Majority of migrants moving to the UK are non-Europeans
Non-Europeans have made up the majority of migrants moving to the UK for work for the first time since 2006, new analysis of official data has found. A report has found that of the 170,000 non-British citizens who moved to the UK in 2019 for at least a year to work, more than 50% were non-EU citizens.
The report, which analysed data from the Home Office and the Office for National Statistics, said between 2007 and 2019, EU citizens made up two-thirds of long-term migrants moving to the UK for work, however this has been in decline since the UK voted to leave the EU in 2016.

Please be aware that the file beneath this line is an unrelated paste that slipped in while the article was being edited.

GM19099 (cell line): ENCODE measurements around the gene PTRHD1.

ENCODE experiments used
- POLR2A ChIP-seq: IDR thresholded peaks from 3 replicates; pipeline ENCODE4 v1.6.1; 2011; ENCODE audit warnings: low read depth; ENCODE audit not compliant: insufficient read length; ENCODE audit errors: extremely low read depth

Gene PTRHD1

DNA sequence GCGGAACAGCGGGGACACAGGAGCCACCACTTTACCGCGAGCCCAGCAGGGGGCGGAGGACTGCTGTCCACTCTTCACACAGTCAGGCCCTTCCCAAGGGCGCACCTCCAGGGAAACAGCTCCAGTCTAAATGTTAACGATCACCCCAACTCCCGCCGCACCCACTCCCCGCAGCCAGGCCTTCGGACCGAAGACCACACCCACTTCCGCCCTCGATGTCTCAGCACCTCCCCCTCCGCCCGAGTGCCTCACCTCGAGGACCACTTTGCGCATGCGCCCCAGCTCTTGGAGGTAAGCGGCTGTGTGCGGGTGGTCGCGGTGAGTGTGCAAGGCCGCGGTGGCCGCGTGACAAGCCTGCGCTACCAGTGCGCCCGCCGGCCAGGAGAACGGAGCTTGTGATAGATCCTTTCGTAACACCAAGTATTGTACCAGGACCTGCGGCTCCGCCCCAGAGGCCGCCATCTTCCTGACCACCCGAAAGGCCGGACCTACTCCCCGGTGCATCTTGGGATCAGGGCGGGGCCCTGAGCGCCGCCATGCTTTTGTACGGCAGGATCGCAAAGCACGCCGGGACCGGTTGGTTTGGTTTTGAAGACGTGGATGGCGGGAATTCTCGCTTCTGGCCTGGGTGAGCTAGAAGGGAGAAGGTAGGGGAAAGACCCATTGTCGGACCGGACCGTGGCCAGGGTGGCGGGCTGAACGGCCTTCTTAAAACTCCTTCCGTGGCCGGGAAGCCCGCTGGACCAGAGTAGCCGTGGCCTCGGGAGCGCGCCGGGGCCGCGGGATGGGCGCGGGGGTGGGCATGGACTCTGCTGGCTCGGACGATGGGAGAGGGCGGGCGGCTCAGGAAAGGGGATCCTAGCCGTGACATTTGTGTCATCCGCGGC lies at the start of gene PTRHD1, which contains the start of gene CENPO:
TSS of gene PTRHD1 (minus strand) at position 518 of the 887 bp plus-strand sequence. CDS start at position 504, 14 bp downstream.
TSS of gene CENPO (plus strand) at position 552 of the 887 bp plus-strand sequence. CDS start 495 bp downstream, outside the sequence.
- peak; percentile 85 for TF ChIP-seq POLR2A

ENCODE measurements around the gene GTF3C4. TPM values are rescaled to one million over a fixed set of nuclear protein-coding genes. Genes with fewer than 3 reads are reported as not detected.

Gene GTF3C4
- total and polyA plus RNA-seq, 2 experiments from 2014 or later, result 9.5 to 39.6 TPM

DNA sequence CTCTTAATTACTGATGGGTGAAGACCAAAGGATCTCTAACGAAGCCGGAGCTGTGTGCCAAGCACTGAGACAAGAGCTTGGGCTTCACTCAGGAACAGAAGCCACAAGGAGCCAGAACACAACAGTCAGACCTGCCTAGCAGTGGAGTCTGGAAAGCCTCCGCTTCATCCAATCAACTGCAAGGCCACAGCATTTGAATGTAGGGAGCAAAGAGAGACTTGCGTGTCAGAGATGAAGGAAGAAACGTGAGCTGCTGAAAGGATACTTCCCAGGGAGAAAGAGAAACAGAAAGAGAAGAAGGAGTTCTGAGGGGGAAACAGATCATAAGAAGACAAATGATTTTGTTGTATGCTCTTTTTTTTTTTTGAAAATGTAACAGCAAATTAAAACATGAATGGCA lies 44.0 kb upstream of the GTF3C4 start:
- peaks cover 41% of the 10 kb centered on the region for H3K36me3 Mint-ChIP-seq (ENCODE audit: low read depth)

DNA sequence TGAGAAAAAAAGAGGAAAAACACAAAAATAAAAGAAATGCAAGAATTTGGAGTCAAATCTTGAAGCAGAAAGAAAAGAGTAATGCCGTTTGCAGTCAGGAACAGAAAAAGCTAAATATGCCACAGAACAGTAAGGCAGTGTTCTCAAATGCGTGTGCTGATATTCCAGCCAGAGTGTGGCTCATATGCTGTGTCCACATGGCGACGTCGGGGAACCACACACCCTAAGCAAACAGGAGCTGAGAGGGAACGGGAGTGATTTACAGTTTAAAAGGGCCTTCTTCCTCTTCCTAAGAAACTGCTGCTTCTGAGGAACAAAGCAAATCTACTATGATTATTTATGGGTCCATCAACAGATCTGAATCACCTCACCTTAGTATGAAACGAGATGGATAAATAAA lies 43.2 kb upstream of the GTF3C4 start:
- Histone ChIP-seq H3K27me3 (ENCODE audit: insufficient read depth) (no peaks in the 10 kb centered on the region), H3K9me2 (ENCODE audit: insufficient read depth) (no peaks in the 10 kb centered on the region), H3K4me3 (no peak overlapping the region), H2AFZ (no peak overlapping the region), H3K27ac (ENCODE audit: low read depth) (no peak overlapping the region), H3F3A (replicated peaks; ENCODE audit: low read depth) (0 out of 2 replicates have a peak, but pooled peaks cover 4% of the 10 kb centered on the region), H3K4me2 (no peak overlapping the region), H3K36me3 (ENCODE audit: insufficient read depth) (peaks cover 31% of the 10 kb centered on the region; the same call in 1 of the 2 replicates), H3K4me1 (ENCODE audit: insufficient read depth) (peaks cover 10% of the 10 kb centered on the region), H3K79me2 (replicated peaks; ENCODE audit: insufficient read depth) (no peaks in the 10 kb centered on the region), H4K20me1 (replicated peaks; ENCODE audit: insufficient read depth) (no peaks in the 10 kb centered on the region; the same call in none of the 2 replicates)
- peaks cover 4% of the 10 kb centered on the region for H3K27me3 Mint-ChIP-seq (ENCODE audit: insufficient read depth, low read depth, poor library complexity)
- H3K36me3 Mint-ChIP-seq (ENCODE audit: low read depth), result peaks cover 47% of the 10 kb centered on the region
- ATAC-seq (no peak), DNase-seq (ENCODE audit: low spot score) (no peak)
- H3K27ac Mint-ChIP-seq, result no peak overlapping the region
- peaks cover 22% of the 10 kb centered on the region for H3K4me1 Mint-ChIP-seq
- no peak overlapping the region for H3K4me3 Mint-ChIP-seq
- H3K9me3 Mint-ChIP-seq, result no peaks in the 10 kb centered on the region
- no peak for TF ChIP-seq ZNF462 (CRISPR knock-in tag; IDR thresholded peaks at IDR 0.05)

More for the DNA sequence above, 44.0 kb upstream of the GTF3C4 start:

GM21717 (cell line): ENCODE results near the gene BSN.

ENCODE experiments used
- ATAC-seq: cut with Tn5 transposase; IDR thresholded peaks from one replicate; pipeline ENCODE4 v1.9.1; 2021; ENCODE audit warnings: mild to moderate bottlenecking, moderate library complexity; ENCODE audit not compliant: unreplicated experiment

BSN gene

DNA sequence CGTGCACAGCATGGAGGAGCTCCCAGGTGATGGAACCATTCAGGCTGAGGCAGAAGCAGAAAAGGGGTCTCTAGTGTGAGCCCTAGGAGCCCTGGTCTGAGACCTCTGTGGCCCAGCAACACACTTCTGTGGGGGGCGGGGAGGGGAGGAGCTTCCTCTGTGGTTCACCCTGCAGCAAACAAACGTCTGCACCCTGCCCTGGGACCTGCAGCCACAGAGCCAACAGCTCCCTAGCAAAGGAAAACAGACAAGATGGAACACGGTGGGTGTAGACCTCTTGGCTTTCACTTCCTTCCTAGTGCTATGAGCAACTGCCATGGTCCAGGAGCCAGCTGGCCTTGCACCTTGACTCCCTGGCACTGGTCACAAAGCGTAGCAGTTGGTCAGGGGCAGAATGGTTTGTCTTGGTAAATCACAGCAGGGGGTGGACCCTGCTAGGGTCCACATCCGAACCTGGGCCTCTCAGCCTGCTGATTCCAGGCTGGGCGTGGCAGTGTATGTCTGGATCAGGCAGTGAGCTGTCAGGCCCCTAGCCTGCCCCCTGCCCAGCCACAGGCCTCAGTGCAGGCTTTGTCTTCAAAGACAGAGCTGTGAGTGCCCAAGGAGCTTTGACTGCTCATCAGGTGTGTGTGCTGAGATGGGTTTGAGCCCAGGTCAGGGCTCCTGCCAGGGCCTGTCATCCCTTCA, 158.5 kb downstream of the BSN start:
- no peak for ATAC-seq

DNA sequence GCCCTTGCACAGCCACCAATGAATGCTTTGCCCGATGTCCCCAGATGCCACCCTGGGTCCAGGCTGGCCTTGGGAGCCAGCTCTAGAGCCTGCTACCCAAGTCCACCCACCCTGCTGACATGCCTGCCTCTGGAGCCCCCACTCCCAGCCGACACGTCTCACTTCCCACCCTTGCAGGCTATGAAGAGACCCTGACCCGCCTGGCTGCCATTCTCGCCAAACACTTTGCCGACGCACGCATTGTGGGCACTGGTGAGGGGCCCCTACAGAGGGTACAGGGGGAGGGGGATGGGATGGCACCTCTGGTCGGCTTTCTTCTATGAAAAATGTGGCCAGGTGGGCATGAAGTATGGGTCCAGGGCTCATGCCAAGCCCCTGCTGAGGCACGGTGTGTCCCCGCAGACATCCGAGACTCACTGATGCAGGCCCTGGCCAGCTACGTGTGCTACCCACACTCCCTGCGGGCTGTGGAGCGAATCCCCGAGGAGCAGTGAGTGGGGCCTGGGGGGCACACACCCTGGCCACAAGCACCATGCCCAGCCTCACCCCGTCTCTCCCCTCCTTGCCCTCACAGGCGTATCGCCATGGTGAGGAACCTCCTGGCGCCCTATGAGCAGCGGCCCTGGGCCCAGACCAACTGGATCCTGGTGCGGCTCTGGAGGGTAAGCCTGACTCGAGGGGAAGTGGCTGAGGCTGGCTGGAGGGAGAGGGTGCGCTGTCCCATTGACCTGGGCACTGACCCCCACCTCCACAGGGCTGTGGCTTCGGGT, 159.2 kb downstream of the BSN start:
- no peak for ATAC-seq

The report found that EU citizens were still far more likely to be traveling to the UK for work that those from elsewhere, but non-EU citizens working in the UK were more likely to be in higher skilled roles – in part because freedom of movement has allowed EU workers to work in any occupation, while those coming from elsewhere are required to meet skills and salary thresholds.
Thechanging number of EU and non-EU migrants could be down to a number of factors, including the low unemployment rate the UK saw before the start of the Coronavirus outbreak. This may have reduced the number of lower and medium skilled level vacancies that are more likely to be filled by EU workers.